On David Cage and page counts

There are a few varieties of the screenplay format, but a screenplay generally looks something like this:

FADE IN:

1. INTERIOR – OFFICE – AFTERNOON

The sun beams off the clean, white walls and a white bookshelf broken up five-by-five into cubes. The back of every cube is stuffed with books, and toys and Legos cover the remaining surface of each cube.

Dennis sits at his desk, typing, and pauses to look at the bookshelves to his left.

DENNIS
I really need to put some of those toys away.

FADE OUT

The screenplay format is set up in such a way as to make each page equivalent to a minute of footage. A tight screenplay ought to translate into a structurally tight film. In film school we learned to set a 90-page target, and not to exceed 120 pages, to match up with the average run time for a Hollywood feature.

What got me thinking about all this was reviews of Beyond: Two Souls that were critical of the story, and the storytelling. Considering that David Cage is a filmmaker who is using video games to make his movies instead of actually, you know, making movies (if you have any doubt that Cage is a filmmaker in a game developer’s clothing, this GDC 2011 talk from Cage was basically a screenwriting course during which he flat-out told the students in the audience to forget video game rules), I wonder if we ought to just start reviewing his games the way we’d review movies?

This, then, got me thinking about movie length. If a studio is going to release a 2 1/2 hour movie, it had better be damned good or the audience is going to get bored. And if a 2 1/2 hour movie is a challenging feat to pull off, how about an 8 hour movie? That’s one way to look at a game like Heavy Rain, which might take at least 8 hours to finish.

That would be 480 pages of script, excluding the page count for different scenes the player would have seen had they made different choices. If I’d handed in a 480 page screenplay in film school I have no doubt it would have been thrown back at me by the head of the screenwriting program because no one has the time to read a bloated screenplay like that.

What kills me about David Cage is that I think he’s capable of telling a story cinematically, but he’d have to stick to the rules of film, which doesn’t seem like it’s asking for much considering Cage takes issue generally with the way video games are designed. In 2012 Quantic Dream produced a PlayStation 3 tech demo named Kara. Call it a seven minute short film. I think it’s brilliant, and shows the potential for film making using game tech better than any other project. If you’ve never seen Kara, please watch it now? It tells a wonderfully-structured, complete story in less than 8 minutes.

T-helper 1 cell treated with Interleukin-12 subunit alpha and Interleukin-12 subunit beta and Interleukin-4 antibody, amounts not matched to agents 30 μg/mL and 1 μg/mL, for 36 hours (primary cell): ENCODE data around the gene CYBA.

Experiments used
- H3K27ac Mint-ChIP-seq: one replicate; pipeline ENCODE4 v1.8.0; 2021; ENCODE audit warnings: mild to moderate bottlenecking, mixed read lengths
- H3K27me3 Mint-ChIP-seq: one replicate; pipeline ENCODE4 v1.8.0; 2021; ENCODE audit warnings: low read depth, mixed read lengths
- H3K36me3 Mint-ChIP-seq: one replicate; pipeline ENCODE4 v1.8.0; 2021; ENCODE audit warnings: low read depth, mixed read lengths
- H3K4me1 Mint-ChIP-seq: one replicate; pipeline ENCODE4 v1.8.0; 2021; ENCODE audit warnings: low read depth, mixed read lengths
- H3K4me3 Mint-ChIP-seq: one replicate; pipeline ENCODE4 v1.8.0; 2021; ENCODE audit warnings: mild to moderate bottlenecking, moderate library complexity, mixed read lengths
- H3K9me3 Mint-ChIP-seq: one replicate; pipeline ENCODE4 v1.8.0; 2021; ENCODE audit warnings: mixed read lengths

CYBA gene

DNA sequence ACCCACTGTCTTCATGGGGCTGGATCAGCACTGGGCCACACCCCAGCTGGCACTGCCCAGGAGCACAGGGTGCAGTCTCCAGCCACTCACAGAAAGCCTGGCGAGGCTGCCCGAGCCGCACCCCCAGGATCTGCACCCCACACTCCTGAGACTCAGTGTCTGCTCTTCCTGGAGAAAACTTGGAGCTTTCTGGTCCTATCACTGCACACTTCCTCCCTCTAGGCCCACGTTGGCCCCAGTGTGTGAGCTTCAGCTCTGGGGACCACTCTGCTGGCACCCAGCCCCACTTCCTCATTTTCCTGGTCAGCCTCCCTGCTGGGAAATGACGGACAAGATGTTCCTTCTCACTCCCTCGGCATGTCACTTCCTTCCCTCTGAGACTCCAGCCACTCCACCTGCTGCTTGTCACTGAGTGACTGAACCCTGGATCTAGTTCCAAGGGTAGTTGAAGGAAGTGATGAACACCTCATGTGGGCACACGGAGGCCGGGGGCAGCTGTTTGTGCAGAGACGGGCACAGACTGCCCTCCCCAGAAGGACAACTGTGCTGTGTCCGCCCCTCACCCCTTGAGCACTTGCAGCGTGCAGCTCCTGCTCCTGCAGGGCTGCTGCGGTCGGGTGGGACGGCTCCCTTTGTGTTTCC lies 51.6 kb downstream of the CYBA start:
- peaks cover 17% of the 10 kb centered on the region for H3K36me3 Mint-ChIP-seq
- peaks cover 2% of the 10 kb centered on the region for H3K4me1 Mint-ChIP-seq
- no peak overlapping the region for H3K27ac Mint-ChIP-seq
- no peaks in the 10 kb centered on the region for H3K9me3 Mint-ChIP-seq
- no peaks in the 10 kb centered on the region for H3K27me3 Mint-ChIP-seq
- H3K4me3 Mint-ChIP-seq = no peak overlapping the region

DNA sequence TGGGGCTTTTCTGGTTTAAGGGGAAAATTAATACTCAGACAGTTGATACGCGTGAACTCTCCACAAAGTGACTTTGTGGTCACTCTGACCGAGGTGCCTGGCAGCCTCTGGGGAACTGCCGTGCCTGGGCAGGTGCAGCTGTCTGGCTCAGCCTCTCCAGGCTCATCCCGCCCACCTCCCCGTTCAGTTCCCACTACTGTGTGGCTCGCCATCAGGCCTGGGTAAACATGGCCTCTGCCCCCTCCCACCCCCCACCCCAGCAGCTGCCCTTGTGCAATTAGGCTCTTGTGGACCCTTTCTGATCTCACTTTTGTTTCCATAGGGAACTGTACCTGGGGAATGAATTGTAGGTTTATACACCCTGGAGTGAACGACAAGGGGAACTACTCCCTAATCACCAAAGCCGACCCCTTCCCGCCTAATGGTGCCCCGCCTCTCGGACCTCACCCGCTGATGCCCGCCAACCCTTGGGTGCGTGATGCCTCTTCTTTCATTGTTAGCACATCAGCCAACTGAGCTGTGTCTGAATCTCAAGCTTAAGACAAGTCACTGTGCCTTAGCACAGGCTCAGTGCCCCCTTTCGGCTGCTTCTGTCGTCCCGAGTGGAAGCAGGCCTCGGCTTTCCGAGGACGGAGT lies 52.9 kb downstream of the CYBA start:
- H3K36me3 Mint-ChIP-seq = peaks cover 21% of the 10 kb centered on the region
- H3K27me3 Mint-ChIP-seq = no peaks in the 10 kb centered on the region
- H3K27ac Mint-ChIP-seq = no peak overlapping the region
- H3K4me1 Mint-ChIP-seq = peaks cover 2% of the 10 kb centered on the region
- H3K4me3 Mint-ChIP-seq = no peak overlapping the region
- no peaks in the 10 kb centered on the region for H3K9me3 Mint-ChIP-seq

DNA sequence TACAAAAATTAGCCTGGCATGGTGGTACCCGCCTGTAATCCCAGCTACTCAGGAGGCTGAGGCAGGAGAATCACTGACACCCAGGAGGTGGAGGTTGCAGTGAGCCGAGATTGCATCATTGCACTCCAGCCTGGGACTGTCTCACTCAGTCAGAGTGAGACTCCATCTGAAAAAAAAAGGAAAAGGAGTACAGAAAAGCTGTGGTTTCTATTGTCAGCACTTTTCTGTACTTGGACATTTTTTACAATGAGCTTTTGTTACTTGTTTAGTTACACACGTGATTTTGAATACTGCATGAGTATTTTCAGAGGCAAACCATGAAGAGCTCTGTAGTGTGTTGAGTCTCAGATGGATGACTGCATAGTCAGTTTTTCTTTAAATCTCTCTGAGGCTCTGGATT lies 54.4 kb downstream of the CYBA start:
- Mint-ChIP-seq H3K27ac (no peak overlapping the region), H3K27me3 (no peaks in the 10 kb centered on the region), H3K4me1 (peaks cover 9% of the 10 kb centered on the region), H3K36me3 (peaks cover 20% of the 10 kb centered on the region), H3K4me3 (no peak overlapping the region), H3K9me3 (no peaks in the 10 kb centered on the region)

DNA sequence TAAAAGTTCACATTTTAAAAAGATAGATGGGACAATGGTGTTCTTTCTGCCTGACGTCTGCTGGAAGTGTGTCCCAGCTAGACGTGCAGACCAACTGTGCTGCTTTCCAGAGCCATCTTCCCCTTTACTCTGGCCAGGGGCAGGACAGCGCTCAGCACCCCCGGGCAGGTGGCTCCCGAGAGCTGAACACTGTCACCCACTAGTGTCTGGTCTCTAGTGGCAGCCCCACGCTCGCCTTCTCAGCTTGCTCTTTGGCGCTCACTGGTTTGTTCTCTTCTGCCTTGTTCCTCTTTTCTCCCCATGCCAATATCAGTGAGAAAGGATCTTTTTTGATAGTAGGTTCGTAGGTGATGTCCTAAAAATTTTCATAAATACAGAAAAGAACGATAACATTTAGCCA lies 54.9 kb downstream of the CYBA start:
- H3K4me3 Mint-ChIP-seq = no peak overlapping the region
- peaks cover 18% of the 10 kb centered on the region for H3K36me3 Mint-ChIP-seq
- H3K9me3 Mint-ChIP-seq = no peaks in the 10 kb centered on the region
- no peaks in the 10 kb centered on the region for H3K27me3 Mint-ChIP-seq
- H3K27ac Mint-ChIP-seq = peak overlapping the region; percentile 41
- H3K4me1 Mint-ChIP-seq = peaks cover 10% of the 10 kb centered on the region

Heavy Rain, on the other hand, had a ton of dead space, and I think that dead space comes from Cage’s insistence on making video games. He tries to give the player choices to make and things to do, but the game could have functioned without a lot of that content. Cage tried to walk a tightrope instead of fully committing to what he really wants to do.

I bought my PlayStation 3 specifically to play Heavy Rain, because it sounded like an important game. Beyond: Two Souls, on the other hand, sounds like a game I can afford to skip, which makes me a little sad. I was late to the David Cage party. I’d never heard of Indigo Prophecy until a few years ago. But I suspect that Cage is a one trick pony who keeps recycling the same design over and over again, and I’m not willing to pay $60 to confirm that, especially when I hear that Beyond is even longer than Heavy Rain, like possibly 10 hours long for a playthrough. That would be a 600-page screenplay.

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